The Bygone Era of Refinement
By Tom Poland
Previous eras impress me. When I tour historic homes, for instance, the refined lifestyle their owners enjoyed stands in marked contrast to lifestyles today. The presence of fine china and sterling silver attest not just to affluence but an appreciation for manners and elegance—and that would be refinement, would it not.
Of course, the people who manage historic manors, estates, and homes put the place’s best foot forward. They bring out the best of everything and conceal lesser things. As Mozart plays in the background, we glimpse a refined life—if we believe what we see and hear, and I do. People lived a more refined life before plastic, jeans, and fast food arrived. Their lifestyle required a lot of work but it was worth it.
Things seem easier today, and I don’t see much refinement, but then I’m a blue-collar writer and it may well be grandeur and refinement exist outside my orbit. However, stay with me a bit. I want to make the case that the rank and file folks of today have little interest in sterling silver and china. It just doesn’t seem that important anymore.
So, tell me, do little girls still ask for tea sets come Christmas? I’d guess they do not. However, I’m pretty sure they select a china pattern when the time comes to walk down the aisle. Are china and silver still a tradition? Do silver and china see grand occasions or is it mainly something carried over from previous times. Just something to see in a fine cabinet?
When I lived in Athens, Georgia, I enjoyed meals with a family who brought out the china and silver. How clearly I recall the homemade mayonnaise served in a crystal dish rimmed by silver. I’m sure such a dish has a name of distinction, but being the blue-collar writer I am, the name eludes me. I’ll call it the mayonnaise dish. That works.
I like to wear bow ties, given the proper occasion. And I mean real bow ties, the kind you tie, which isn’t easy until you get the hang of it. A clip-on bow tie? No way. And I still like to dress up as church goes, although the casual crowd has lured me into lowering the bar a bit. Dropping the bar, it’s epidemic. I recall a corporation I worked for whose leaders decided to go business casual. Not long afterwards, the company circled the drain. A coincidence? I don’t think so. Appearances and protocol seemed diluted and some intangible aspect of discipline and quality suffered in my view.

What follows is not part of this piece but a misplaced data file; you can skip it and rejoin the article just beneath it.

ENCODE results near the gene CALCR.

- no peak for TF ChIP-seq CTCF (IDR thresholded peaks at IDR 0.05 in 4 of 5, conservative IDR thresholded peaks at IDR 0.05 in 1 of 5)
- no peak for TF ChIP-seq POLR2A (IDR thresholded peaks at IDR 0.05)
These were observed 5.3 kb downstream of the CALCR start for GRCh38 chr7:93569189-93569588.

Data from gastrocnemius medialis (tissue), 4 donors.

Refinement translates into power. Can you imagine the late Queen Elizabeth wearing blue jeans to a ceremony or anything for that matter? I can’t. Several years ago, I attended a funeral in Gainesville, Georgia. It was a Saturday and later that afternoon, Georgia was playing Auburn, a home game. I packed a change of game-day clothes but time spent with relatives had me running late. With no time to change, I went to the game wearing a black suit and red-and-black, hand-tied bow tie. To say I stood out is an understatement. As I made my way into the stadium, the crowd parted like the Red Sea. People assumed I was a University of Georgia official. Never have I had an easier time getting to my seats. I made a note of that.
In these casual times, I see all manner of dress and grooming. I see purple hair, pink hair, all manner of body art, and shredded jeans. We live in The Age of Relaxation, and folks have loosened up. I have too. I wear jeans a good bit, but henceforward I’m taking a stand. When it comes to my speaking events in posh surroundings, country clubs, and private venues, I’ll don a suit and hand-tied bow tie. It’s not an era, just my Moment of Refinement, my refusal to lower the bar.